This new development had an immediate implication for the antirabies vaccination policy of the GOI. The ongoing decentralization of rabies treatment had to be stopped as Cunningham insisted that all patients needed to be sent to Kasauli to facilitate the experiments on a large scale.63 This exposed the contrasting political interests involved in vaccination policy in India. The India Office in London, keen to highlight the success of vaccine research and vaccination in India, internationally and to the British public, reacted strongly to this change. The Under Secretary of State Arthur Hirtzel wrote to the GOI that he was unable to understand why authorities in India still wanted to continue the experiments, centralize research, and send all the patients to the remote hills when a safe and acclaimed vaccine was available. This would mean that many patients could die without treatment: "[T]he suggestion seems to me to confuse means & ends. After all, human life is something, even in India!"64 The India Office was sensitive about human experimentations in India due to the pressures of British antivivisectionists and humanitarians who kept a [End Page 398] keen eye on the activities of the Indian Pasteur Institutes. Laboratories and medical experiments in the colonies were sensitive issues in London, a sensitivity that authorities in India did not always share.65

Scientific opinion in India too was firmly in support of the Semple vaccine.66 Directors of the other Indian Pasteur Institutes who had already made plans for decentralization and mass inoculation with the Semple vaccine were skeptical of Cunningham's experiments in Kasauli. John Morrison, director of the Shillong Institute, wrote to Smith (the medical advisor in London) about the "human side" of the question, that lack of treatment in remote areas would lead to high mortality, a factor that those making policy from Shimla had "not done justice to."67 He enclosed transcripts of debates at the Assam legislative assembly that highlighted the growing pressure on the institutes and the provincial government to decentralize treatment.68

However, the elite group in Shimla, comprising influential medical personnel of the GOI, had a different point of view. Even before the Paris conference, a decision was taken by the GOI to stop decentralization of rabies vaccination in light of Cunningham's new experiments in Kasauli. In 1925 the Indian PHC reported that Cunningham would undertake experiments with the etherized vaccine in Kasauli and "pending the results… no new centres, military or civil, should be established in the plains."69 In September 1926 a Medical Committee comprising T. H. Symons (DGIMS), Graham (PHC), John K S. Fleming (deputy DGIMS), S. R. Christophers (director, CRI, Kasauli), and Cunningham (director, Pasteur Institute, Kasauli) met in the office of the DGIMS in Shimla.70 They decided that no new centers were to be opened to facilitate Cunningham's [End Page 399] experiments with live vaccines. They also anticipated that the forthcoming conference in Paris with its strong Pasteurian legacy would pronounce emphatically in favor of the etherized live vaccines.71 At this stage this group in India underestimated how much the fear of paralysis and the living vaccine had gripped contemporary European scientific opinion. But the question remains, why then did the GOI send Taylor to Paris with the positive results of the Semple vaccines? To understand this, we have to focus closely on the ongoing experiments in Kasauli under Cunningham.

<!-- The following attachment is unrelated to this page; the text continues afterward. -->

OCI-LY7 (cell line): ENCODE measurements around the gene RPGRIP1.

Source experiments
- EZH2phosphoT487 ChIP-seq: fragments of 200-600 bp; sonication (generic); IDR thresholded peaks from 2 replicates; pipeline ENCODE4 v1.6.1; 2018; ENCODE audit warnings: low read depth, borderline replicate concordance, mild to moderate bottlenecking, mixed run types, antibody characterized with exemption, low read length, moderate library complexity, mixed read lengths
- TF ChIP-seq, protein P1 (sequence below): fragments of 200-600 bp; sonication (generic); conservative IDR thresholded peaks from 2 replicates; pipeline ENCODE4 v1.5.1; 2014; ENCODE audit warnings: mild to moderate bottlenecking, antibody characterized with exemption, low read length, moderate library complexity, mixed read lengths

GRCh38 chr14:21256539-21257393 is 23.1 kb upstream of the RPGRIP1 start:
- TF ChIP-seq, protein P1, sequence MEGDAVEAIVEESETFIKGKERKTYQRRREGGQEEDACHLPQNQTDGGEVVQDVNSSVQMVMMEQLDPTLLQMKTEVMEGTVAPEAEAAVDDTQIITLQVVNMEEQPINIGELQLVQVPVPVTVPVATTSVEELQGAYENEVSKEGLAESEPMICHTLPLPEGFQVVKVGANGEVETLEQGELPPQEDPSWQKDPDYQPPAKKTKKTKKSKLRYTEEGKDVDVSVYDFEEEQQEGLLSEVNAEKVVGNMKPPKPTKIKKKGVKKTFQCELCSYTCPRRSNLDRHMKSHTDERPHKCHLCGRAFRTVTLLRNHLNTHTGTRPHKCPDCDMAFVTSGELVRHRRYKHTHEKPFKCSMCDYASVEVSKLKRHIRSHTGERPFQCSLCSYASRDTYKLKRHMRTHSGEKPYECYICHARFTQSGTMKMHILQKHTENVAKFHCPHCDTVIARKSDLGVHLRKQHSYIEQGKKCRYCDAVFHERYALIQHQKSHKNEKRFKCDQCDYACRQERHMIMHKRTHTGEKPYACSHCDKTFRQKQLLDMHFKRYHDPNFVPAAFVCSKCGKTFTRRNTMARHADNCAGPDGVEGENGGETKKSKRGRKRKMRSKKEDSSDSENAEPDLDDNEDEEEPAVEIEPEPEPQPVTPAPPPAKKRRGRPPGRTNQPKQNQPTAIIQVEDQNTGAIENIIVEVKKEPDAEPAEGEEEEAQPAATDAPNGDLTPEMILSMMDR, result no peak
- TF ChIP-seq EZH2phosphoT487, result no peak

The Revival of the Live Vaccine

John Cunningham (Figure 1) was a Scottish physician who joined the IMS in 1905 and after working in various laboratories in India served as director of the King Institute in Madras (1919–26) and that of the Pasteur Institute in Kasauli from 1926.

Figure 1. John Cunningham. Source: Edinburgh University Library, Special Collections Department, "John Cunningham in Brewery Garden," Kasauli 1916, Gen 2004 B.5 XX/3, JC papers (n. 73).
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Figure 1.

John Cunningham. Source: Edinburgh University Library, Special Collections Department, "John Cunningham in Brewery Garden," Kasauli 1916, Gen 2004 B.5 XX/3, JC papers (n. 73).

[End Page 400]

Anderson G. McKendrick (1876–1943), another IMS officer and a friend, who was then working at the Edinburgh Research Laboratory, introduced Cunningham to etherized vaccine in 1925.72 McKendrick was the director of the Pasteur Institute at Kasauli between 1914 and 1920, when he concentrated on rabies research. In Britain, he subsequently became an authority on rabies. He was also a delegate at the rabies conference in Paris.

McKendrick was keen that Cunningham should try the new ether method developed by Hempt and G. P. Alivisatos, perhaps to serve his own interests in collecting statistics on antirabies vaccination. Throughout the 1920s he collected and compiled data about various antirabic methods used in different institutions worldwide. Soon after Cunningham joined PIK as director, McKendrick sent him a survey of recent literature encouraging him to try the new ether method.73 McKendrick himself expressed no particular preference for either ether or live vaccines. At the Paris conference he expressed the view that there was no significant difference in terms of mortality among Pasteur's original dried cord, Hoyges's dilution, and Semple's carbolized vaccines.74

While McKendrick was interested in the new ether method for collecting statistical data, Cunningham adopted the etherized vaccine with new enthusiasm and conviction. He believed in the orthodox Pasteurian dogma that a live vaccine had greater potency and felt it was ideal for severe Indian cases. He came to this conclusion particularly after reading Hempt's early publications.75 Soon after becoming the director of PIK, Cunningham started his experiments with etherized vaccines with patients with the most severe injuries.76 He informed Graham about the new ether method and added that although in India dead carbolized vaccine had been adopted, institutes in Europe were "using virus which is not dead but attenuated by ether."77 [End Page 401]